Music

Shania Twain was told she’d be “hated by women” for this puzzling reason

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Hollie Richardson
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Shania Twain

Shania Twain says women aren’t allowed to be “too pretty or too sexy or too anything”. 

It’s likely that most millennial women reading this will have turned up the volume each time Man, I feel like A Woman, That Don’t Impress Me Much and You’re Still The One came on the radio back in the day. Heck, you probably still dance and sing along to them while washing the dishes today. 

Shania Twain’s 90s hits were country-pop perfection, with honest, empowering, feminist and fun lyrics. But the musician, who is now re-releasing her breakthrough album, The Woman In Me, as a Diamond edition, has just recalled how she was warned that men and women would “hate” her when she first started out.

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Speaking to The Independent this week, she said her label was concerned about backlash, explaining that they told her: “I would be hated by the men because I was too opinionated and too forceful and demanding, and I would be hated by the women because I was being sensually expressive.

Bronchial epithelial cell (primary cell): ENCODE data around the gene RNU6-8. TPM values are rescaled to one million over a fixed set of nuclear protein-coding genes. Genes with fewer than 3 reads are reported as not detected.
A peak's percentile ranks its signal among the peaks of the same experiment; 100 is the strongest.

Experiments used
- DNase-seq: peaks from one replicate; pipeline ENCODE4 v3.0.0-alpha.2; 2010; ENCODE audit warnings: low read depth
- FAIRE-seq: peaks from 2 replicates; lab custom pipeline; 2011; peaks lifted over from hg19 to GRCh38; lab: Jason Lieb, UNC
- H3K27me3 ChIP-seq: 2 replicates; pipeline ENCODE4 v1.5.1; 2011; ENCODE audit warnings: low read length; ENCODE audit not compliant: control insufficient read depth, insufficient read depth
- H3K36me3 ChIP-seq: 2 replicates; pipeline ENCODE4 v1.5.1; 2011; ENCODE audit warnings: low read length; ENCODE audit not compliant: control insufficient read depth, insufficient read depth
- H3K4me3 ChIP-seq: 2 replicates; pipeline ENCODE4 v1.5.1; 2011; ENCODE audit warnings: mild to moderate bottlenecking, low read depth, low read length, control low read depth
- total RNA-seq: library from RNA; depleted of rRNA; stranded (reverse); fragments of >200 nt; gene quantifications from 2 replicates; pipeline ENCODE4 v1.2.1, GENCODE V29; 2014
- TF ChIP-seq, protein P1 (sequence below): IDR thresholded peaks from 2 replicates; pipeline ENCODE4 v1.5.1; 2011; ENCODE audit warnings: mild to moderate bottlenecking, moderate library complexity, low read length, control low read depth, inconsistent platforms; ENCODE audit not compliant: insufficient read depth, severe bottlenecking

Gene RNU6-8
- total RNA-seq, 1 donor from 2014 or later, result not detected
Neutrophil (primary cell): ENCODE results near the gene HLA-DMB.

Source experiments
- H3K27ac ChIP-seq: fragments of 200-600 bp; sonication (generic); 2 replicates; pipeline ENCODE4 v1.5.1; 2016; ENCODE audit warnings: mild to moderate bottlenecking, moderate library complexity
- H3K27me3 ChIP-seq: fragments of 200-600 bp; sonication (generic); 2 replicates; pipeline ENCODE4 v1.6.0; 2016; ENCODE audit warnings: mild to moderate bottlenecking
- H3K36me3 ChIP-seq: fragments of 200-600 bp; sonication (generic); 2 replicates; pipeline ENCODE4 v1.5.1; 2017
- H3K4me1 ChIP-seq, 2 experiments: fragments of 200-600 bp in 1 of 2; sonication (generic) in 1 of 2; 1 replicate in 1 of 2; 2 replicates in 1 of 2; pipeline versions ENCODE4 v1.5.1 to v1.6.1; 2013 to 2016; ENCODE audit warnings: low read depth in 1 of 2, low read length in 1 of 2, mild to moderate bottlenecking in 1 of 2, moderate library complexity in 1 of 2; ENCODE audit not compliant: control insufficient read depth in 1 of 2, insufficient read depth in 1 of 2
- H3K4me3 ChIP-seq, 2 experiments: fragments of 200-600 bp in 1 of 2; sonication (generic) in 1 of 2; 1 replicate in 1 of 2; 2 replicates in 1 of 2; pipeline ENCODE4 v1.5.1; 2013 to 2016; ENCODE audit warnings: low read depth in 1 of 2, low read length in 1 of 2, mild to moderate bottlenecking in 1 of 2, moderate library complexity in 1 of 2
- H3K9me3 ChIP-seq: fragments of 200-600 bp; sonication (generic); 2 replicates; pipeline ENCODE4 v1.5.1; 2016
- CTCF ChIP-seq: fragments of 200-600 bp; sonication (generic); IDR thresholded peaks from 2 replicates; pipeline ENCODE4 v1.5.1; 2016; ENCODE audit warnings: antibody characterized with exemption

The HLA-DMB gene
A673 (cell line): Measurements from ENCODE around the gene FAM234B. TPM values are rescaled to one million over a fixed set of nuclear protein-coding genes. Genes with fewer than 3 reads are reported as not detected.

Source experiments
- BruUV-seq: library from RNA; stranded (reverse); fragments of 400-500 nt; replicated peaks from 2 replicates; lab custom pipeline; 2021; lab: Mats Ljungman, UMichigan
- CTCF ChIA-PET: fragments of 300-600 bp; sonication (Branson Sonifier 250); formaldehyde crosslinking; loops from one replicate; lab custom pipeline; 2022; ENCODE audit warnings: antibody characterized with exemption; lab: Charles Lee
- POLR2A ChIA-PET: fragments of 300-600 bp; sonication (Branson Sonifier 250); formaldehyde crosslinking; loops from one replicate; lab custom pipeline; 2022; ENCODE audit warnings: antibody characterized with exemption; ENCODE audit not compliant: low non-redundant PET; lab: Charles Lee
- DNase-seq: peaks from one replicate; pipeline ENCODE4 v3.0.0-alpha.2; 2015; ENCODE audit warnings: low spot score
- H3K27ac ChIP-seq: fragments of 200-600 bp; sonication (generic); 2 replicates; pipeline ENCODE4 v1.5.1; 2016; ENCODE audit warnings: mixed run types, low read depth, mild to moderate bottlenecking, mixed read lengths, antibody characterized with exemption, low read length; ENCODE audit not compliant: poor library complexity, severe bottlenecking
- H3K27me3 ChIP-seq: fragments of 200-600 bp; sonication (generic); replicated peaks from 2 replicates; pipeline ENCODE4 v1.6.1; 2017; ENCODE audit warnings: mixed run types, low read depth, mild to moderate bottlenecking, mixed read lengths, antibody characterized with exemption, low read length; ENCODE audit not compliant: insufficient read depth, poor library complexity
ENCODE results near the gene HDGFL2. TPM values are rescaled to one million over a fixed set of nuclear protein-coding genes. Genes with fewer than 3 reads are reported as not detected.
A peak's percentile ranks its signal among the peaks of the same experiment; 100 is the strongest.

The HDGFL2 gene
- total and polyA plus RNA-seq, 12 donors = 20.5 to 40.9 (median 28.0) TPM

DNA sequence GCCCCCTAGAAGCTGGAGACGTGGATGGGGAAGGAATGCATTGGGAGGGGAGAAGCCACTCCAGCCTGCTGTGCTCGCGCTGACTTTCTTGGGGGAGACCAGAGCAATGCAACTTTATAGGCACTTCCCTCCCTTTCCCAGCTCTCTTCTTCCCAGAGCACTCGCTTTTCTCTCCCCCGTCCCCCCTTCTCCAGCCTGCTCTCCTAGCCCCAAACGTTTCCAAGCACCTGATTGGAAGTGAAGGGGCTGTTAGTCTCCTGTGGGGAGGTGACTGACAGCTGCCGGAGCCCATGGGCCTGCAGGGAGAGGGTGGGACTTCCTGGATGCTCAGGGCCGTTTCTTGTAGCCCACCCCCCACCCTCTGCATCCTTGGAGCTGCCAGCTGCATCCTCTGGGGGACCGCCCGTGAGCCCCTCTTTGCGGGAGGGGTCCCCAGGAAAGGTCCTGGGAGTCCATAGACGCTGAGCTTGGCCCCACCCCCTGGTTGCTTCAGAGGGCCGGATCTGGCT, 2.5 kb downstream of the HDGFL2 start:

“And I thought, well, I don’t believe that’ll be the case.”

Shania Twain
Shania Twain was a feminist icon in the 90s.

Twain went on to become one of the most beloved and successful female artists out there. This proves that women really do not have a problem with other women being “sensually expressive” (but we of ourse already knew this). Perhaps the fact that the music industry has traditionally been predominately male helps to explain this puzzling misconception.

Like Twain says in the interview: “I didn’t see it the same way the industry saw it.”

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She continues to explain that country music “has experienced waves of progress and then regression” when it comes to sexism, adding: “There are fewer women being played now than when I came out.”

She says: “You’re not really allowed to be too pretty or too sexy or too anything, expressively, as a woman. I think that’s a very sexist point of view.”

You just need to look at Taylor Swift to prove the progression and regression of sexism in country-pop music that Twain is talking about. 

But we have to admit that if there’s one thing we agree they are both way too good at: it’s making music that has helped to define a generation. 

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Hollie Richardson

Hollie is a digital writer at Stylist.co.uk, mainly covering the daily news on women’s issues, politics, celebrities and entertainment. She also keeps an ear out for the best podcast episodes to share with readers. Oh, and don’t even get her started on Outlander…